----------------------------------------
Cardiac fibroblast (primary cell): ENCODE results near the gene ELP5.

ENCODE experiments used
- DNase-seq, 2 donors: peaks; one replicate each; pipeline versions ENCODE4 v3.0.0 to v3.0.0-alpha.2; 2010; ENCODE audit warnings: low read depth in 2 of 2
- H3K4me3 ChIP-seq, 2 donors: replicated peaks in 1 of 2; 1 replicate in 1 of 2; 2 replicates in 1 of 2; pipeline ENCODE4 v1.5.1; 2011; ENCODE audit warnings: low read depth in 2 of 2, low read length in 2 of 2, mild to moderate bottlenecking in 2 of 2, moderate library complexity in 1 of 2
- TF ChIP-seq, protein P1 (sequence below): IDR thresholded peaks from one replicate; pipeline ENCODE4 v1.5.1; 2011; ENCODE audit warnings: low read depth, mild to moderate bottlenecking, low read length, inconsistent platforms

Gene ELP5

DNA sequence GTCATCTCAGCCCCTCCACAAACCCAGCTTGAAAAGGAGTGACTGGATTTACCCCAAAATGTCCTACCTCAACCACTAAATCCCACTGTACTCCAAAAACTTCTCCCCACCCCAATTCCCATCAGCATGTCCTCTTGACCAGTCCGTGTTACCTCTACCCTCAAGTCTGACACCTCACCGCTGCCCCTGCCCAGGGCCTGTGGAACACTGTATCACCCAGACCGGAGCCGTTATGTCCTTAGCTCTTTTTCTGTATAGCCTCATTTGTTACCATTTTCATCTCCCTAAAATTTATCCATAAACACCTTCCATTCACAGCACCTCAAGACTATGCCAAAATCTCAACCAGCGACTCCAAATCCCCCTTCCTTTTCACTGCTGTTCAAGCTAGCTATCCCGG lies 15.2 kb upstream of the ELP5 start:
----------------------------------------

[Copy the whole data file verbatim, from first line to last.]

Cardiac fibroblast (primary cell): ENCODE results near the gene ELP5.

ENCODE experiments used
- DNase-seq, 2 donors: peaks; one replicate each; pipeline versions ENCODE4 v3.0.0 to v3.0.0-alpha.2; 2010; ENCODE audit warnings: low read depth in 2 of 2
- H3K4me3 ChIP-seq, 2 donors: replicated peaks in 1 of 2; 1 replicate in 1 of 2; 2 replicates in 1 of 2; pipeline ENCODE4 v1.5.1; 2011; ENCODE audit warnings: low read depth in 2 of 2, low read length in 2 of 2, mild to moderate bottlenecking in 2 of 2, moderate library complexity in 1 of 2
- TF ChIP-seq, protein P1 (sequence below): IDR thresholded peaks from one replicate; pipeline ENCODE4 v1.5.1; 2011; ENCODE audit warnings: low read depth, mild to moderate bottlenecking, low read length, inconsistent platforms

Gene ELP5

DNA sequence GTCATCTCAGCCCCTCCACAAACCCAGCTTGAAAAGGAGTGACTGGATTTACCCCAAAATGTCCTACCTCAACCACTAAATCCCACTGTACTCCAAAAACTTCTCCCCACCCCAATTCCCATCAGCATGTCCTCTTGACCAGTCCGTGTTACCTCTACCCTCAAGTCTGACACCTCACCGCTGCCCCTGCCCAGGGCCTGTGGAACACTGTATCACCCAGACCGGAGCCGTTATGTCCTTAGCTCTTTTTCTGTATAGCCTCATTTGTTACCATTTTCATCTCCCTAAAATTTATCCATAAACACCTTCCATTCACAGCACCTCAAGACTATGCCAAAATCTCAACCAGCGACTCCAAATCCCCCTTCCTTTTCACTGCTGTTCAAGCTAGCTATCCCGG lies 15.2 kb upstream of the ELP5 start: